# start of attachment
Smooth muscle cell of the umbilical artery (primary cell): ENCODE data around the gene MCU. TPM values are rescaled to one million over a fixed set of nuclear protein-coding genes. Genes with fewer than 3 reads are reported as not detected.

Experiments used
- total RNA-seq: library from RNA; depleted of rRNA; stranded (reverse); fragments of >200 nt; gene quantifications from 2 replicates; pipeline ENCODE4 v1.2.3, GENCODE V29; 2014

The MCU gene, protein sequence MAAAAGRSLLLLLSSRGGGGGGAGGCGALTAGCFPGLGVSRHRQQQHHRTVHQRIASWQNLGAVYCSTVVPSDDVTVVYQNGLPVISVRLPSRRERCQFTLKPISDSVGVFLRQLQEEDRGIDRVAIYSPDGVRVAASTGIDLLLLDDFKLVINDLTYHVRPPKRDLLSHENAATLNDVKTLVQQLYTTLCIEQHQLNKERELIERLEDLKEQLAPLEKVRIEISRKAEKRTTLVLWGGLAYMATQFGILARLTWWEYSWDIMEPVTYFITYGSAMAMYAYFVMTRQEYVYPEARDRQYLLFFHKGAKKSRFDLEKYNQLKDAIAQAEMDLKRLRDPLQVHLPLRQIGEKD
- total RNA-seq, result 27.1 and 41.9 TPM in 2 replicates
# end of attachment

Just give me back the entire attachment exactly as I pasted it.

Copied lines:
Smooth muscle cell of the umbilical artery (primary cell): ENCODE data around the gene MCU. TPM values are rescaled to one million over a fixed set of nuclear protein-coding genes. Genes with fewer than 3 reads are reported as not detected.

Experiments used
- total RNA-seq: library from RNA; depleted of rRNA; stranded (reverse); fragments of >200 nt; gene quantifications from 2 replicates; pipeline ENCODE4 v1.2.3, GENCODE V29; 2014

The MCU gene, protein sequence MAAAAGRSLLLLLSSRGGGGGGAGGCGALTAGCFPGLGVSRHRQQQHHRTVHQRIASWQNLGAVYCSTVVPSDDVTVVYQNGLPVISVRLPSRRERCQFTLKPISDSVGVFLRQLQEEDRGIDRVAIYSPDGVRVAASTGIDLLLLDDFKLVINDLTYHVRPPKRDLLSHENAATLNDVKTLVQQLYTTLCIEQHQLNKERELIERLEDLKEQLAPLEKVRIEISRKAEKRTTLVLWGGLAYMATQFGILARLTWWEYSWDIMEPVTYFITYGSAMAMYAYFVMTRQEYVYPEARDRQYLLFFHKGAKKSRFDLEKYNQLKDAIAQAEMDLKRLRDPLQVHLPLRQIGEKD
- total RNA-seq, result 27.1 and 41.9 TPM in 2 replicates